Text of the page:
Instead of following the established hard stamp thermal imprint route we chose to modify the process we used previously for ultraviolet nanoimprint lithography of polysiloxane waveguides , taking advantage of the low glass transition temperature of As24S38Se38 at ~120°C. The master for creating the final PDMS stamp was patterned on 1.5 µm of thermal oxide silicon via optical contact lithography and Inductively Coupled Plasma (ICP) reactive ion etching. A ~10nm thick anti-stick layer was then deposited by plasma processing with CHF3 and ICP power only . A 100mm diameter soft stamp was made by casting liquid PDMS (Corning Sylgard 184) onto this patterned substrate and curing at 100°C for 4 hours. The process was designed to displace the minimal amount of glass possible, adapted from a previously developed UV-NIL process . For each imprinted waveguide, a pair of 0.5 µm deep “cladding ribs” was used to define the core with waveguide widths from 1.3 to 3.3 µm. To ensure flexibility and conformal molding to the substrate surface, the stamp was made with a thickness of 1-2mm. The stamp was vacuum baked at 160°C for ~4 hours to ensure the PDMS was fully cured and would not undergo permanent deformation during imprint. The stamp was used along with the deposited chalcogenide film wafer in a home built thermal imprint tool shown schematically in Fig. 1 .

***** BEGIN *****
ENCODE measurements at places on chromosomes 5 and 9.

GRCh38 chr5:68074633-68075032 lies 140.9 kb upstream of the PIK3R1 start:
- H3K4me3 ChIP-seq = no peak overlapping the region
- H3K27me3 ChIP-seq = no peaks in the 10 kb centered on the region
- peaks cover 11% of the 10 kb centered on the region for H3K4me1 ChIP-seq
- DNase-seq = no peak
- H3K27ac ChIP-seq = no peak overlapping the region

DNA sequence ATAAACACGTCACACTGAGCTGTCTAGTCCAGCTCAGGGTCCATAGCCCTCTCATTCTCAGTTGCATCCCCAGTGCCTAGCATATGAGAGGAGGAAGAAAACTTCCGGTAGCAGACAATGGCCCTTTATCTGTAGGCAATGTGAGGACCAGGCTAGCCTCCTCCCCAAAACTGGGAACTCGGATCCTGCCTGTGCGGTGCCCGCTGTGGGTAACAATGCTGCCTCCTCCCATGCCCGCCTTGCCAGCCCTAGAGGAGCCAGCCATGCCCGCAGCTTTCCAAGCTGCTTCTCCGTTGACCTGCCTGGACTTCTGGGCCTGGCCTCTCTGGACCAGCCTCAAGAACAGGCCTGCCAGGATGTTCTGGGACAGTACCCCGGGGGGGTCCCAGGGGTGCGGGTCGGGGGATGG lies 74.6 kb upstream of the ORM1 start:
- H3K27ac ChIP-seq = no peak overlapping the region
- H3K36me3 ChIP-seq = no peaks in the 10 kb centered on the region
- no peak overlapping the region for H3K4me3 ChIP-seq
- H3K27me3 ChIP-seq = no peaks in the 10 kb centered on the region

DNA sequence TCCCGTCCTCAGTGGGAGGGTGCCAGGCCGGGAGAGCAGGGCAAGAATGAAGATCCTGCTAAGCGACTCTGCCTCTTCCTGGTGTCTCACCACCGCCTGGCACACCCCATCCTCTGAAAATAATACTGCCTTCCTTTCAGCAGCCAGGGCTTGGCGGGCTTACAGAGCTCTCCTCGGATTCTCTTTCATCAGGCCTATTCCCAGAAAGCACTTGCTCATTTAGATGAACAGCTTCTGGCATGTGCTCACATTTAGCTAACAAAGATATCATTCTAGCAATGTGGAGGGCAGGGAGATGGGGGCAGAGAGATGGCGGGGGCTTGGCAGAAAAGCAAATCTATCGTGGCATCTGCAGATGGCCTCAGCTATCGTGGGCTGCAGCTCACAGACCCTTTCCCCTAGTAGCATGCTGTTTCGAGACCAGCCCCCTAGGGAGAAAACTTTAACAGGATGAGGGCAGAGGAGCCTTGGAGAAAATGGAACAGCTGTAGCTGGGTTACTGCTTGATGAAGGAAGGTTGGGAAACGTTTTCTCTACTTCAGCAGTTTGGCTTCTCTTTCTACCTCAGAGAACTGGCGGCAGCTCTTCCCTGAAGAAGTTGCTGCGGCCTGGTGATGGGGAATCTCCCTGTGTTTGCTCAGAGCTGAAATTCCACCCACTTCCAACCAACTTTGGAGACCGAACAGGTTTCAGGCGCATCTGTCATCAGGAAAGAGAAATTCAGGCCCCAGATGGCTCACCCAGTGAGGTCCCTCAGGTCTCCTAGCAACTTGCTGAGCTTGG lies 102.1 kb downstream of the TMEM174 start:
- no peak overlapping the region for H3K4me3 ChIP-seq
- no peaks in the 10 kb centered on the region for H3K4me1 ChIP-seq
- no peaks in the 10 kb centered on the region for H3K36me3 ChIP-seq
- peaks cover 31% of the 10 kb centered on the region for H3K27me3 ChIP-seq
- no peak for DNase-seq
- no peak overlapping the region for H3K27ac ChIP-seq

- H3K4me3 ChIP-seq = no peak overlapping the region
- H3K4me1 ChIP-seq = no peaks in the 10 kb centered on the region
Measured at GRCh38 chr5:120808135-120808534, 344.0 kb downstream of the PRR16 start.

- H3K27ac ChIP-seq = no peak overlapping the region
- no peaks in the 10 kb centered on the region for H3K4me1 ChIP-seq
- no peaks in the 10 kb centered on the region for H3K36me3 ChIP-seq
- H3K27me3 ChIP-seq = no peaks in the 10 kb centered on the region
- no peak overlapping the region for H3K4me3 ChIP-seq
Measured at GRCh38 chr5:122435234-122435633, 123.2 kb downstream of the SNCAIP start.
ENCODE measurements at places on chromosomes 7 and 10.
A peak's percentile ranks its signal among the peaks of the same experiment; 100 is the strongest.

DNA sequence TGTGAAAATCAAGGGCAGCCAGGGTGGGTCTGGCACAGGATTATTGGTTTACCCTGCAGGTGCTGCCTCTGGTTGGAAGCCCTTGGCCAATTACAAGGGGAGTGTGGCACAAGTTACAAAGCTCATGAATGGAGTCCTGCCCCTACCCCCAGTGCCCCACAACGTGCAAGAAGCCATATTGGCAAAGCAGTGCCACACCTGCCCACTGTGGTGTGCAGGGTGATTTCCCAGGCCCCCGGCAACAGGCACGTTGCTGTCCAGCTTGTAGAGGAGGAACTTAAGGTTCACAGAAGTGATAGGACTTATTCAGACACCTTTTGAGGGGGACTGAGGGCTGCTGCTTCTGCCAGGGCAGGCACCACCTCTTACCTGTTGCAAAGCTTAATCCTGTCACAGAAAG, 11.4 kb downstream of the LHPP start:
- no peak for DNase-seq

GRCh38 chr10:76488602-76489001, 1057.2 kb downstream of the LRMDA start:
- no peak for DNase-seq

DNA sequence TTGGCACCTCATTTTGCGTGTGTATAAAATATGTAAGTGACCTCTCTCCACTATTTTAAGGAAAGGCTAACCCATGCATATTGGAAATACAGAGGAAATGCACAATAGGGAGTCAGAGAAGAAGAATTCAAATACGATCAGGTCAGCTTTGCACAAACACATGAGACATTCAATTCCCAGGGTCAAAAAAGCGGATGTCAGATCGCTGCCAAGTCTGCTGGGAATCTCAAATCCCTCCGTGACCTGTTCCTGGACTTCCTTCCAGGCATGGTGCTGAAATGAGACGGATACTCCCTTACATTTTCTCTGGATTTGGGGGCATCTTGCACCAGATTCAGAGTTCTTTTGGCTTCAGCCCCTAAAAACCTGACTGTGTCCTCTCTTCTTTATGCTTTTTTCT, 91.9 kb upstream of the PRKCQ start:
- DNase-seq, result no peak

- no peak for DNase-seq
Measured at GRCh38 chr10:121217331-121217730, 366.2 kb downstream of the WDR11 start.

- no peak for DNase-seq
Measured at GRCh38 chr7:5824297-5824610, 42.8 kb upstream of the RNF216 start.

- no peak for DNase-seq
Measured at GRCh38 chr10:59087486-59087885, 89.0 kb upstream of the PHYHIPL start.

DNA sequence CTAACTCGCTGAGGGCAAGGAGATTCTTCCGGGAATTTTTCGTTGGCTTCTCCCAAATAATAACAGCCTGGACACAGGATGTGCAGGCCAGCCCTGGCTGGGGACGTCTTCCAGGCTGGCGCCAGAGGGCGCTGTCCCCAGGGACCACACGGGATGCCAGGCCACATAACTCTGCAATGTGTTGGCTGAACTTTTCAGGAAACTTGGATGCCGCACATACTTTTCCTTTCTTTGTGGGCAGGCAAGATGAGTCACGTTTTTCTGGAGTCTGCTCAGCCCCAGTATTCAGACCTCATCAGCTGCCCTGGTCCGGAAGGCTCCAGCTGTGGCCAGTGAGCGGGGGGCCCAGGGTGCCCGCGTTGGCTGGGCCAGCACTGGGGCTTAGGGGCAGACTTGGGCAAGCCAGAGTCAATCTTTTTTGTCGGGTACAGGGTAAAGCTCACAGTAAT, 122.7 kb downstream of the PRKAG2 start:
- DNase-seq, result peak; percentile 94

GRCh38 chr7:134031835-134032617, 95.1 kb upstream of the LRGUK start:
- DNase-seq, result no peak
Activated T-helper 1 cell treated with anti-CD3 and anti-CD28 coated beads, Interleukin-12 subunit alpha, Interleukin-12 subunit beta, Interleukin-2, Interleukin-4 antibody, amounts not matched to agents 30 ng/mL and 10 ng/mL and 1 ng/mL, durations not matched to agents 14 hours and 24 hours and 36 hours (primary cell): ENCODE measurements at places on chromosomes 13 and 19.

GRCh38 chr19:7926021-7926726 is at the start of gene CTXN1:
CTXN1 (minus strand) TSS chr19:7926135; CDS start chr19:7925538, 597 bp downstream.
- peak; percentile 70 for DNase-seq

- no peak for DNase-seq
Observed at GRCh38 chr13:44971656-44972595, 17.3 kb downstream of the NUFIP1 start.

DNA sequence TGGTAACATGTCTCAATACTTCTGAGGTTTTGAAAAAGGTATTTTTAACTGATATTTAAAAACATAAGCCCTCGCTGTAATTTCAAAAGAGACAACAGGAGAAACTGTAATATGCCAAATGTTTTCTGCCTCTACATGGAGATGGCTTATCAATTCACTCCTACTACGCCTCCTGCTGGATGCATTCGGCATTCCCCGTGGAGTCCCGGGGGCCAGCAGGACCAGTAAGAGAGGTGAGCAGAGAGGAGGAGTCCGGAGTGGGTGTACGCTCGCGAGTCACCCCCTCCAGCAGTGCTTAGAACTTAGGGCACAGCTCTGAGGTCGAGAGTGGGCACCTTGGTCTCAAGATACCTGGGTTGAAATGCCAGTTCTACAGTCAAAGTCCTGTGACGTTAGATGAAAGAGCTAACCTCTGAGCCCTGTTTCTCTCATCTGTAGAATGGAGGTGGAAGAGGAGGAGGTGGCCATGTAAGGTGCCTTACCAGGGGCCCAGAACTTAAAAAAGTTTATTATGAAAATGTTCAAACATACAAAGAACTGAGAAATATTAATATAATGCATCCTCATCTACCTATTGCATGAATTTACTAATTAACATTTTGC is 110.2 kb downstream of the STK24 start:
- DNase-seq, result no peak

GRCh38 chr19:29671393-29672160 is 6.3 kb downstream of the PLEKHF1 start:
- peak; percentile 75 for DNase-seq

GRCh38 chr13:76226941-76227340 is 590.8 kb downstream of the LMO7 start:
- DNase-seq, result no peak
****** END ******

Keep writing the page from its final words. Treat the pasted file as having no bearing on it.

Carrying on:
Here the wafer with the stamp in contact sat on a hotplate with an elastic membrane suspended above it, this being vacuum sealed back to the hotplate surface. A second sealed chamber lay above the membrane. By evacuating both chambers but keeping the upper one at slightly lower pressure, the membrane bows up and all the air can be removed from the stamp. The hotplate was then heated to 190°C, and 2 atmospheres of pressure applied to the upper chamber. The membrane elastically deformed applying the pressure isobarically to the stamp to create the imprint. After ~20 minutes the hotplate was flash cooled at ~40°C/min rate by forcing compressed air through a cooling chamber incorporated in the bottom surface of the hotplate. Upon cooling below the glass transition temperature, both chambers were vented and the sample removed. The stamp was released by peeling it off by hand, the radically different compositions of the stamp and the films plus the low surface energy of PDMS ensuring there was no adhesion to the molded glass surface. Figure 2 shows some typical SEM images of the imprinted waveguides from which it is clear that very smooth sidewalls have been obtained.